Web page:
However, we cannot rely merely on experience without the prior renewing of our minds. The order must be kept straight. With grief I watched several friends make terrible mistakes because they "felt" that God was leading them to do certain things, and no persuasion could move them from those feelings. We must remember that feelings are not reliable sources for wisdom; they can be too easily deceived, especially if we are highly emotional persons or if we are coming from intense pain or struggles that affect our emotional judgment.

This is the major danger in misunderstanding "signs." Any outcome of a sign can be twisted to fit our own emotional needs. Surely our prior expectations affect the way we observe the evidences of signs.

Gideon's use of the fleece for signs to know Yahweh's will is often held up as a good model. However, we must read carefully the entire story of God's call to him in Judges 6. By means of the rational statements God had given, Gideon should have been able to accept Yahweh's will and to act upon it. However, he needed some further confirmation, and God, in his tender love, did what he asked regarding the fleece in order to help him become more sure that to go into battle against the Midianites was really his assignment.

In the same way, by intelligent processes, in which the Holy Spirit is a powerful influence (but in which also our brains are actively at work and in which the whole community takes part), we discern what God would have us do in a particular situation. If signs are added, they provide excellent confirmations of what God is already teaching us. However, signs are too flimsy and too easily misconstrued for them to be the primary means by which we choose what to believe about the will of God.

In the example with which this chapter began, a rational process of Scripture study, prayer, and observation of the needs in the Olympia community led to the decision to purchase a big house in which we could minister to lonely and depressed women. After that decision had been reached, it was confirmed by many signs—the closing of the deal on the house, the truly miraculous gathering of the money that I needed for the down payment. Eventually a Catholic Worker house, Bread and Roses, was founded to meet the needs we had observed. In the meanwhile our year-long crisis ministry helped me to understand those needs better and to discover my role, not as a house director meeting them directly, but as a teacher calling attention to them. God's guidance throughout the whole process was confirmed by the wonderful developments of the situation.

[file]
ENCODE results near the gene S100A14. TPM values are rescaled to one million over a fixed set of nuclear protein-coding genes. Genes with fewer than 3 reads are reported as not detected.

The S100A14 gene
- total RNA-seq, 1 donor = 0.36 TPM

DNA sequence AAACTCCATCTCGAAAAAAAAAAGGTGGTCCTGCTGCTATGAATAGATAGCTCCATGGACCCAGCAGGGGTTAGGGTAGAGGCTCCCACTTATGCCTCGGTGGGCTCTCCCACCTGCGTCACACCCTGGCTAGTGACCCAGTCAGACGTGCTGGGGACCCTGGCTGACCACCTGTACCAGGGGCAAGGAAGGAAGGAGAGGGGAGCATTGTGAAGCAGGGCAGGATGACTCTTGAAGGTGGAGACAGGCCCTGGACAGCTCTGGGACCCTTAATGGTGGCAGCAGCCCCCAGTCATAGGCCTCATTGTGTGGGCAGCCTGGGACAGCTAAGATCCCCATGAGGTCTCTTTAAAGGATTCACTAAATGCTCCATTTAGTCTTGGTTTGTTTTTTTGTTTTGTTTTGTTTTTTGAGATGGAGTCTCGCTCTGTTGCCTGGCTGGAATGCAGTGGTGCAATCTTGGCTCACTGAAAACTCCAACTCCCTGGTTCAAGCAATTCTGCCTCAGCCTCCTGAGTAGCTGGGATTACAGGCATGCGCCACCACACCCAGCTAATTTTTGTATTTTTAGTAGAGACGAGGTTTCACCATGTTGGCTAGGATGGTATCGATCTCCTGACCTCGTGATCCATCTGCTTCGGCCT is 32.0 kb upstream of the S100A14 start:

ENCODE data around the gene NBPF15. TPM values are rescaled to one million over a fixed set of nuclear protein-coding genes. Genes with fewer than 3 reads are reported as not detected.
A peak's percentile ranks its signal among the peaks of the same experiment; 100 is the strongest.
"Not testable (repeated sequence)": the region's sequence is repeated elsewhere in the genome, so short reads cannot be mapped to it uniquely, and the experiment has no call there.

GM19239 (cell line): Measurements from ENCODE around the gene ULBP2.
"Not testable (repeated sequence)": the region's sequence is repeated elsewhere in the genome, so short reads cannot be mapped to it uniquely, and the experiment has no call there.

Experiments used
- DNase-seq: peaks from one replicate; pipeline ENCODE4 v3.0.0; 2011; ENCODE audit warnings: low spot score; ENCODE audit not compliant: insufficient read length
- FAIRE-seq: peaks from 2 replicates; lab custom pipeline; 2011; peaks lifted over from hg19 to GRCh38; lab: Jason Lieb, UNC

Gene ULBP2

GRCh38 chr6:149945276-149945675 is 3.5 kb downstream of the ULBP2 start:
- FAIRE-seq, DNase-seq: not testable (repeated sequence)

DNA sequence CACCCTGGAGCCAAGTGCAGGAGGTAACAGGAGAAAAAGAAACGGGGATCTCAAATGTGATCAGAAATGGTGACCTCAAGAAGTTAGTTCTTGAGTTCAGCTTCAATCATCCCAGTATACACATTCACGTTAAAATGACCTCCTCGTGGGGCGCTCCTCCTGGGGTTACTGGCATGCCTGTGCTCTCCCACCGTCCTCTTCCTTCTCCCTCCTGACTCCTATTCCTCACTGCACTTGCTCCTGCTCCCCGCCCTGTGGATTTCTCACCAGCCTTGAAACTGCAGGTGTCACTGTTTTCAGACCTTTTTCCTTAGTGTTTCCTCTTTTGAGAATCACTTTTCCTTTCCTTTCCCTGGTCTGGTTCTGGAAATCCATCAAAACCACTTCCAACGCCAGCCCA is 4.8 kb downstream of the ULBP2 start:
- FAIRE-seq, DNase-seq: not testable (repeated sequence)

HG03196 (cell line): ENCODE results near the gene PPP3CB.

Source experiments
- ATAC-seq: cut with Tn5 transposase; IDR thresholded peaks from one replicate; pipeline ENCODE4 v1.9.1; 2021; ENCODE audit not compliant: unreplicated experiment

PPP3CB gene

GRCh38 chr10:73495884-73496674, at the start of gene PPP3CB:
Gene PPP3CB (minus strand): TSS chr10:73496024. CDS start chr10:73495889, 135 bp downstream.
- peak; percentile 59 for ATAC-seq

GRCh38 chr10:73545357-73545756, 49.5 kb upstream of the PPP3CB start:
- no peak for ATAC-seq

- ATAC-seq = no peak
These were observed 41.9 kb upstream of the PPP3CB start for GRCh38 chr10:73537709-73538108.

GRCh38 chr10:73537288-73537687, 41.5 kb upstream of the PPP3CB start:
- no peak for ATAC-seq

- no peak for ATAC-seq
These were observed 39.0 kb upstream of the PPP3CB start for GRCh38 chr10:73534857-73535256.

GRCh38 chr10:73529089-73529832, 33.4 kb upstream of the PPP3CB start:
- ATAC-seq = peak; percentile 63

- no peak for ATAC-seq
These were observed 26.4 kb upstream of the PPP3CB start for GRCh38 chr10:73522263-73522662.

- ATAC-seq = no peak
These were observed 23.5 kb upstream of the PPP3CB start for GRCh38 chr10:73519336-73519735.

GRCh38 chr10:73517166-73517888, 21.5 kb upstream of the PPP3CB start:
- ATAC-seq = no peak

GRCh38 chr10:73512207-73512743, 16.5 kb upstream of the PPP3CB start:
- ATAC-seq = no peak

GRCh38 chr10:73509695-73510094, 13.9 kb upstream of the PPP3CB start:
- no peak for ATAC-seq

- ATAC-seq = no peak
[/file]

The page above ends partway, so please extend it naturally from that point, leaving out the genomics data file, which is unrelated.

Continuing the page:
Furthermore, we must recognize that much of our difficulty in finding the Lord's will arises from the panic that engulfs us as we search for it. We get desperate, thinking that we are going to fail and mess up our lives forever.

Characteristically, this symptom of panic emerges because we put ourselves under such performance principles. We act as though our decisions will affect adversely the way God feels about us and how he will treat us, as if the failure to find his will might cut us off from him forever.

We must go back again and again to the Hilarious truth of who God is. He has already recorded his approval of us, as Chapters 1 and 3 emphasized. We are never condemned because Christ Jesus has secured for us our relationship with God. His cross also secures for us his loving presence and empowerment in our constant struggle to live out the implications of that relationship.

What kind of God do we have? Does he sit up in heaven arbitrarily choosing to keep us in the dark? Does he hide his purposes from us to make us grope through a gigantic guessing game with cosmic implications? Hardly! That's not the kind of God the Scriptures show ours to be. Rather, he reveals himself to us as a God who really wants us to know him, who indeed created us for intimacy with himself. Certainly, then, he would make it possible for us to know the best way to maintain that relationship with him (see Chapter 7).

God wants us to know his will. If we start with that fact, we will be set free from the panic of trying to find it. We will trust that in his time he will make his will known to us by both objective and subjective means. Perhaps we will discover it only at the time that we must know, but we can believe him for his revelation. It will not come a moment too late.